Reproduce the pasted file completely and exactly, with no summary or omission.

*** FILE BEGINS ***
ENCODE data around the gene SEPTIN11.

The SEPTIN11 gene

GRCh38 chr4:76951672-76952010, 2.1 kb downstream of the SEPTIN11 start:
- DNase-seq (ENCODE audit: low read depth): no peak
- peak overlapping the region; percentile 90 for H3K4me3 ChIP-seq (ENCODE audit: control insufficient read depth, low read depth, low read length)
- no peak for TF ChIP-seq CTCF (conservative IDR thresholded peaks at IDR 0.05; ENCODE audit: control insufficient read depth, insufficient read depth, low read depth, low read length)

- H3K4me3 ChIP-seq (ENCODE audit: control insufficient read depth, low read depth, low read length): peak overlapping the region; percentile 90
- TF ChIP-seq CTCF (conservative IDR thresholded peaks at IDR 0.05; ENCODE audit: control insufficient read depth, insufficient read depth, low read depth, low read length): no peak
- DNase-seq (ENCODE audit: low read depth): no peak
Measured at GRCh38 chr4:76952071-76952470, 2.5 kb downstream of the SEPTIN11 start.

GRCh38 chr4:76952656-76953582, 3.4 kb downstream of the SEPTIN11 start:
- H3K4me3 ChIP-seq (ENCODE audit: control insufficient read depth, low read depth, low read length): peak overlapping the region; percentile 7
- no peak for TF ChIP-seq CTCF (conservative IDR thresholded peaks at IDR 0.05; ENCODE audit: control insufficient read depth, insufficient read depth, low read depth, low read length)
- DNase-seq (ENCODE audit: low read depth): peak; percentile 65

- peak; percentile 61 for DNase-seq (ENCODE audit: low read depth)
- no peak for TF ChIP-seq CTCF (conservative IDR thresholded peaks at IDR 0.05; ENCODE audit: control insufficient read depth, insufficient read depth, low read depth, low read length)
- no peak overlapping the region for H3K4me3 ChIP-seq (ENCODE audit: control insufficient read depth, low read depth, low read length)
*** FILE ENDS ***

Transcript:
ENCODE data around the gene SEPTIN11.

The SEPTIN11 gene

GRCh38 chr4:76951672-76952010, 2.1 kb downstream of the SEPTIN11 start:
- DNase-seq (ENCODE audit: low read depth): no peak
- peak overlapping the region; percentile 90 for H3K4me3 ChIP-seq (ENCODE audit: control insufficient read depth, low read depth, low read length)
- no peak for TF ChIP-seq CTCF (conservative IDR thresholded peaks at IDR 0.05; ENCODE audit: control insufficient read depth, insufficient read depth, low read depth, low read length)

- H3K4me3 ChIP-seq (ENCODE audit: control insufficient read depth, low read depth, low read length): peak overlapping the region; percentile 90
- TF ChIP-seq CTCF (conservative IDR thresholded peaks at IDR 0.05; ENCODE audit: control insufficient read depth, insufficient read depth, low read depth, low read length): no peak
- DNase-seq (ENCODE audit: low read depth): no peak
Measured at GRCh38 chr4:76952071-76952470, 2.5 kb downstream of the SEPTIN11 start.

GRCh38 chr4:76952656-76953582, 3.4 kb downstream of the SEPTIN11 start:
- H3K4me3 ChIP-seq (ENCODE audit: control insufficient read depth, low read depth, low read length): peak overlapping the region; percentile 7
- no peak for TF ChIP-seq CTCF (conservative IDR thresholded peaks at IDR 0.05; ENCODE audit: control insufficient read depth, insufficient read depth, low read depth, low read length)
- DNase-seq (ENCODE audit: low read depth): peak; percentile 65

- peak; percentile 61 for DNase-seq (ENCODE audit: low read depth)
- no peak for TF ChIP-seq CTCF (conservative IDR thresholded peaks at IDR 0.05; ENCODE audit: control insufficient read depth, insufficient read depth, low read depth, low read length)
- no peak overlapping the region for H3K4me3 ChIP-seq (ENCODE audit: control insufficient read depth, low read depth, low read length)